Tech Tuesday: Proper Motorcycle Tire Maintenance

NEWS November 8, 2011


Tech Tuesday: Proper Motorcycle Tire Maintenance

Photo by Brian J. Nelson


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Whether you’re switching back in turn 11 at your favorite track day or commuting to work on your bike, knowing how to properly maintain your tires is a necessity.

Properly maintained tires help to ensure your safety, and will also perform better and last longer, meaning you can spend your hard earned money on other upgrades.

Having under-inflated tires is the most common cause of improper tire wear and poor handling. Even if you’ve just purchased a brand new motorcycle, you should always check your tire pressure before each ride.  

Q: Why is it important to maintain my motorcycle tire pressure?
A: Motorcycle tires must be more pliable than automobile tires in order to provide grip when bikes lean into turns. Though this capability benefits you when you’re dragging knees, it is important to have the right tire pressure for the type of riding you do.  If you don’t have a gauge hidden in your motorcycle or tucked in your tank bag, you should think about getting one. 

Q: What is the proper tire pressure?
A: The best advice you can get will come from a tire tech, who will know the specifics of your situation. If you’re at a track day, odds are that there will be a tire tech there to provide you with advice on what pressure to have in your tires. Generally, 30/30 psi. or 32/32 psi. are good starting points for a streetbike. Our advice is to talk to a tire professional, and then play with your tire pressures *in a safe margin* to see what fits your riding technique. Tire pressure and rider comfort are both very subjective, so the same pressure may not feel the same to two different riders. Pressure that is too low can result in sluggish handling and high tire temperatures. Pressure that is too high can result in worn-out center tread, reduced grip and a rougher-than-average ride. When you go back to riding on the street, make sure to bring your tire pressure back to the proper setting. Many people, including canyon carvers, think that by running a lower tire pressure will result in better performance. In reality, you're flexing your tire when it doesn't need to by not having enough air pressure in it, resulting in excessive tire wear.

Q: How do I make my tires last?
A: The best piece of advice you can have is to have the proper air pressure. When it comes to protecting the tire rubber itself, there are some very easy tips to help you get the most out of your rubber:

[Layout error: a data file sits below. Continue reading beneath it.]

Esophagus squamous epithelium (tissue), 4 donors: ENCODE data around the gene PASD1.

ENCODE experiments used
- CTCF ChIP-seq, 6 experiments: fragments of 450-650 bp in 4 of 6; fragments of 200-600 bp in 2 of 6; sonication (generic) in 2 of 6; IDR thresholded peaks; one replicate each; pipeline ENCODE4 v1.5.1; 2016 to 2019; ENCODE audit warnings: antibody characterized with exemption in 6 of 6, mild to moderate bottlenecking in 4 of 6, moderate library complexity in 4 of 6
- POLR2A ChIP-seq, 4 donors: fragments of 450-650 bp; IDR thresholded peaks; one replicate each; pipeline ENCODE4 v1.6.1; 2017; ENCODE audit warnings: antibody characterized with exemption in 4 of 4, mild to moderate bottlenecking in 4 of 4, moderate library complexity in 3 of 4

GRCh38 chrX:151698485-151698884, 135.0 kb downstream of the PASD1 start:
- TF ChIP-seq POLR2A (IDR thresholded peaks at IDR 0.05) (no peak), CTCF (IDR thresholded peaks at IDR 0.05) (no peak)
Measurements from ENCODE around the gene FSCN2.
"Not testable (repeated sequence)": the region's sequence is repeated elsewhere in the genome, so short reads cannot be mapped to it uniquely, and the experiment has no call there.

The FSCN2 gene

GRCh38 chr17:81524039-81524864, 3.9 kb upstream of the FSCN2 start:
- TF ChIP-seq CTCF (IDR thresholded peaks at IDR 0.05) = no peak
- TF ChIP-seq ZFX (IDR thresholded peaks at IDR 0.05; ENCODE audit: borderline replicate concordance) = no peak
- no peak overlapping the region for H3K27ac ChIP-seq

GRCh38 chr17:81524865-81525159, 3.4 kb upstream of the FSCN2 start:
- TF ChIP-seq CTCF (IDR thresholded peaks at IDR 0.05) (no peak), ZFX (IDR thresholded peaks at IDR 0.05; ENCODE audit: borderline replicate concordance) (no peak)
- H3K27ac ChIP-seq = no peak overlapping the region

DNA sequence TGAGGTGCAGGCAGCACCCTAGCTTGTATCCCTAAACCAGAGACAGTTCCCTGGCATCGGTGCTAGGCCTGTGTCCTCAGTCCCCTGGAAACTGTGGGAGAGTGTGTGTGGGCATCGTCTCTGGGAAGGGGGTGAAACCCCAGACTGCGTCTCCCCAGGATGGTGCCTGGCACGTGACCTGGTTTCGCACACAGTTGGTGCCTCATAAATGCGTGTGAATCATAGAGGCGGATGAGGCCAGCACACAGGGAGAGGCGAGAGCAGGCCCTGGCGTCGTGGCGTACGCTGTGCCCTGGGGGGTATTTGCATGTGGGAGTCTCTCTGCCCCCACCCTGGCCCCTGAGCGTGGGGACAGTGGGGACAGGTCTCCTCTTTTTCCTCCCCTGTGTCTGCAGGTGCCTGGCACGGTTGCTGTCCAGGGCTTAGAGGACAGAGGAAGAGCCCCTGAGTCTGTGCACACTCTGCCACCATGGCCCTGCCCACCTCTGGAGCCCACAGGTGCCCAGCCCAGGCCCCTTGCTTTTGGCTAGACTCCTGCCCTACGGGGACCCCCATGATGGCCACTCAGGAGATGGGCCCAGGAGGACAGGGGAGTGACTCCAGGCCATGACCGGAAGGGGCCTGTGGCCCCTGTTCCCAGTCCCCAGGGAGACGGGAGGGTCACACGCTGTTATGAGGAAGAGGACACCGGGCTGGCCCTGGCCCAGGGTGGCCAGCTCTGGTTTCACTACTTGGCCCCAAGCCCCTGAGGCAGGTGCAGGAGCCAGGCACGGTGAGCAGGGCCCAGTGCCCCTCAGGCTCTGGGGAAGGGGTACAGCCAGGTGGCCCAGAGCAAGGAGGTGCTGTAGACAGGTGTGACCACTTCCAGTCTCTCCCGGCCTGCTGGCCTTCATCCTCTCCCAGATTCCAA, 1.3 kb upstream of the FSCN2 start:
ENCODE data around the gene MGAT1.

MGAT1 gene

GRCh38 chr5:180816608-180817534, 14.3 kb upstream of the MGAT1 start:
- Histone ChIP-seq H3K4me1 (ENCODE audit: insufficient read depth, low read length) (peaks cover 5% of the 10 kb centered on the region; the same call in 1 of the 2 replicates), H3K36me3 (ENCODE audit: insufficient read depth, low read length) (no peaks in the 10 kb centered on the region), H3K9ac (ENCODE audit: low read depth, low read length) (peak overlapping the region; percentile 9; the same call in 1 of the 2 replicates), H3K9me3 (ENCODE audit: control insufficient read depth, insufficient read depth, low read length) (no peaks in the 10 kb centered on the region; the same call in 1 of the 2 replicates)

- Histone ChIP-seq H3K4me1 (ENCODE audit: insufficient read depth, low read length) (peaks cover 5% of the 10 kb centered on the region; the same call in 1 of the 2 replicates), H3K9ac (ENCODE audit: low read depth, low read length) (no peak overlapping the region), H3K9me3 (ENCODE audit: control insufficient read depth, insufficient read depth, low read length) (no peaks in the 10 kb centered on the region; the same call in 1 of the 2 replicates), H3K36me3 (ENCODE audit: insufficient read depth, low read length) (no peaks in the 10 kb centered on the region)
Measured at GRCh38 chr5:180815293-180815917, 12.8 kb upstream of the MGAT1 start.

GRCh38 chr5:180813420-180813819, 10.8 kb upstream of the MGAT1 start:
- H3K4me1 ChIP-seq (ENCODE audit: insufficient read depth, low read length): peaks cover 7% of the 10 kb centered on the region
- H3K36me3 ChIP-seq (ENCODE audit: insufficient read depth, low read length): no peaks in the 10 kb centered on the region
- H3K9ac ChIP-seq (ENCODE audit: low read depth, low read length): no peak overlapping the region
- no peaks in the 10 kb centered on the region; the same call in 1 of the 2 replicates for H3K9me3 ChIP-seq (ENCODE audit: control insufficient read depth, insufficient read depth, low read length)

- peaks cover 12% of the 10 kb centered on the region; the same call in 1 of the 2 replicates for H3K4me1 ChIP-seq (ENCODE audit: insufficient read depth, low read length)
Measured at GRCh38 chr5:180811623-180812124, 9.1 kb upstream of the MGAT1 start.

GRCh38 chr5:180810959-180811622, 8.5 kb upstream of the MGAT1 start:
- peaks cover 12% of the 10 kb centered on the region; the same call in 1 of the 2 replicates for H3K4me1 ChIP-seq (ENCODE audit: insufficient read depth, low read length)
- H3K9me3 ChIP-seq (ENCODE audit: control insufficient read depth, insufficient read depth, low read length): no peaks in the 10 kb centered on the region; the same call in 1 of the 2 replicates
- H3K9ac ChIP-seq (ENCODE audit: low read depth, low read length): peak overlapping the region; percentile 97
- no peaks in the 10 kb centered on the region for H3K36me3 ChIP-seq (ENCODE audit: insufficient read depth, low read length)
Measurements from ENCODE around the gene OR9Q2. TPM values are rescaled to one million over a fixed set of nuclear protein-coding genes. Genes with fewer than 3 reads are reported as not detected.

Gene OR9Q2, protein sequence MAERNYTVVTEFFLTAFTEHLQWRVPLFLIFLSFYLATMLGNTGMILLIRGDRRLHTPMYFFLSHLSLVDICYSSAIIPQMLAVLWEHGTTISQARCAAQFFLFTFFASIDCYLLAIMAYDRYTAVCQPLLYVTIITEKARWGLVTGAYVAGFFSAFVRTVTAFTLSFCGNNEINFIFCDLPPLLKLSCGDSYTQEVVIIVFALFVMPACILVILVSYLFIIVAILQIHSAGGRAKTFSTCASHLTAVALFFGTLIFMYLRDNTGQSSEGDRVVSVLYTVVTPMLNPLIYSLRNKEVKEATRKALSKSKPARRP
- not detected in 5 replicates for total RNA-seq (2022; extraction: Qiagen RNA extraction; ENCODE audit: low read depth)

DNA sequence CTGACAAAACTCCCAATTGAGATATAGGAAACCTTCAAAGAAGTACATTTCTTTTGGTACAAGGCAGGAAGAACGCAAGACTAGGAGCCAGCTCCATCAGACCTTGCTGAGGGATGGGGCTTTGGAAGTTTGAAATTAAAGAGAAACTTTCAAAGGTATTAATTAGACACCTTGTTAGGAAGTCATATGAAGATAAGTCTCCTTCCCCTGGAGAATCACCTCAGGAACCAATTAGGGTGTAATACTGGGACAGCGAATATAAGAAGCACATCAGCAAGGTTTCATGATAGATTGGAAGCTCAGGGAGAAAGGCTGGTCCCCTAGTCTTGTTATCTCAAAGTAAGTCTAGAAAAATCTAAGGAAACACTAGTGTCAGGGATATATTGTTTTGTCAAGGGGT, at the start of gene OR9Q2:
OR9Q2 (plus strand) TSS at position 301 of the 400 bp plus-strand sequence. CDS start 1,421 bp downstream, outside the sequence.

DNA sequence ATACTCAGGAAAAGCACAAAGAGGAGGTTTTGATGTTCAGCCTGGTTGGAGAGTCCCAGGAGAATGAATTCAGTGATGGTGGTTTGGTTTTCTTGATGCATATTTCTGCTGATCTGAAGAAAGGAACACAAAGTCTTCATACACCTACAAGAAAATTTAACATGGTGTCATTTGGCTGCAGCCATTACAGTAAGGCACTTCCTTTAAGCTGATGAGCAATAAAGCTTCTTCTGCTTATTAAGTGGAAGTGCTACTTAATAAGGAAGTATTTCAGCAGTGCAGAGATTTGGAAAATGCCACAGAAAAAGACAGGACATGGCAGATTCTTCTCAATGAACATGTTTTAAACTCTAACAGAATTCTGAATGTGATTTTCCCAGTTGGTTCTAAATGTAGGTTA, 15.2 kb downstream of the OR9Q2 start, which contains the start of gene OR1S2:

• Park your bike either inside a garage, in a shady area or cover it. Tires wear faster when exposed to sunlight, the elements and extreme temperatures.
  • If you have to store tires, the best way to store them is by laying them on top of each other, parallel to the ground, and keeping them out of the sunlight, the elements and extreme temperatures.
  • Don’t store your tires or motorcycle next to a refrigerator or electric motor. Electric motors put out traces of ozone which can accelerate aging on even the newest of tires.
  • If your bike is being stored in a cold location, put your bike on its center stand or front/rear stands to take the weight off the tires while it sits.

Q: Can I use race "take-offs" on the street?
A: If a friend gives you a pair of their race “take-offs” to use on the street, keep in mind that those tires were on a racetrack, where people push their equipment to the limit, and tires tend to go through heat cycles more at a racetrack or a technical riding area than on the road. Also take into consideration that the operating temperature of race tires will rarely be reached under normal riding conditions on the street, causing poor grib and handling.

Tip: If you’re not planning on riding very much, or you have a short riding season, get some sticky tires like the Dunlop Sportmax Q2, but if you commute through multiple seasons and ride through it all, a sport-touring tire will better handle your riding needs, such as the Dunlop Sportmax Roadsmart.

 


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